Black Lives Matter
The Lilley Museum of Art, since its inception in 2019, has focused on reflecting the diversity of society through art inside our walls. We are aware that museums were founded within the structures of colonization and exploitation, and have thus systematically excluded minority groups throughout time. Despite the attempt of many museum professionals to decolonize museums, these concepts are still deeply entrenched in some of our practices. Most museums in the United States still have more than 80% of their collections comprised of white artists and almost 90% of these are male. However, our foundations should not dictate who we are today. Our past should serve as a vehicle to undo oppressive structures. We believe art has the power to forge relationships, create a sense of belonging in diverse communities and be used as a tool for change — a tool to combat racism and inequality.
Even though we are a fairly new museum, we inherited a collection with roots in the 1960s. It is no surprise that this collection does not have many works by non-Western artists or artists of color, as these artists have been historically overlooked and often ignored. It is our absolute goal to remediate this imbalance in our collection and acquire works that reflect the multiplicity of our society. Our Board of Advisors is currently working on diversifying its members and reviewing its governance. We want change to come from within, from our core structure. We pledge to be transparent with respect to changes we intend to make and welcome criticism and feedback from the communities we serve.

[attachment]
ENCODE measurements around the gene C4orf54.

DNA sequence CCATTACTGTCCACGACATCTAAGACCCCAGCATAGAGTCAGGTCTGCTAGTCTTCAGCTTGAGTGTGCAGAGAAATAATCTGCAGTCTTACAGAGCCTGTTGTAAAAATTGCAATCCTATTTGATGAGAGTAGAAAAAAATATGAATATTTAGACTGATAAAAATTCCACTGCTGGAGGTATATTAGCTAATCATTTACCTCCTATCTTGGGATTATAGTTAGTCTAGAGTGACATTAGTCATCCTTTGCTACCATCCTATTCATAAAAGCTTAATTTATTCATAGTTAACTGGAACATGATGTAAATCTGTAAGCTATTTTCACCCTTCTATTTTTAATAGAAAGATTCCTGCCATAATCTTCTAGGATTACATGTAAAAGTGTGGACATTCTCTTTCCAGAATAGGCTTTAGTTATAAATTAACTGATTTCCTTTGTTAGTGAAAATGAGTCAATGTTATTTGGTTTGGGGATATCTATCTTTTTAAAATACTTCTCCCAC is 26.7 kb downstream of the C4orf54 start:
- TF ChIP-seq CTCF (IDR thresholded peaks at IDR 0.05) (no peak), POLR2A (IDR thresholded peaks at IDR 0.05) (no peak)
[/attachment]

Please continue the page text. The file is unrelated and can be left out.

We will continue to reimagine our exhibitions and events to ensure they highlight and feature underrepresented artists. We want The Lilley to become a commons—a safe place, where our communities feel welcomed, heard, and represented. We want our programming and exhibition calendar to ignite dialogs and offer patrons the opportunity to reflect on issues of race, politics, decolonization, and inequality. As an academic museum, we believe knowledge is power, and art can build bridges between diverse people and communities, especially during troubling times.
As curator La Tanya Autry and Museum Educator Mike Murawski accurately state, “Museums are not neutral.” Museums cannot afford to live in the illusion of political neutrality and remain complacent. We, as art institutions, must take bold steps to address and dismantle institutional racism and use our power for social change. The Lilley stands in solidarity with the Black Lives Matter movement, our local Reno community and all of those around the world standing up against racism, inequality and police brutality. We vow to act through our programming, exhibition calendar, acquisitions and events to amplify the voices of those who have been historically silenced.
In memory of Breonna Taylor, Ahmaud Arbery, Tony McDade, George Floyd and all the victims of racism and policy brutality, we say their names and honor their lives.
Director, John & Geraldine Lilley Museum of Art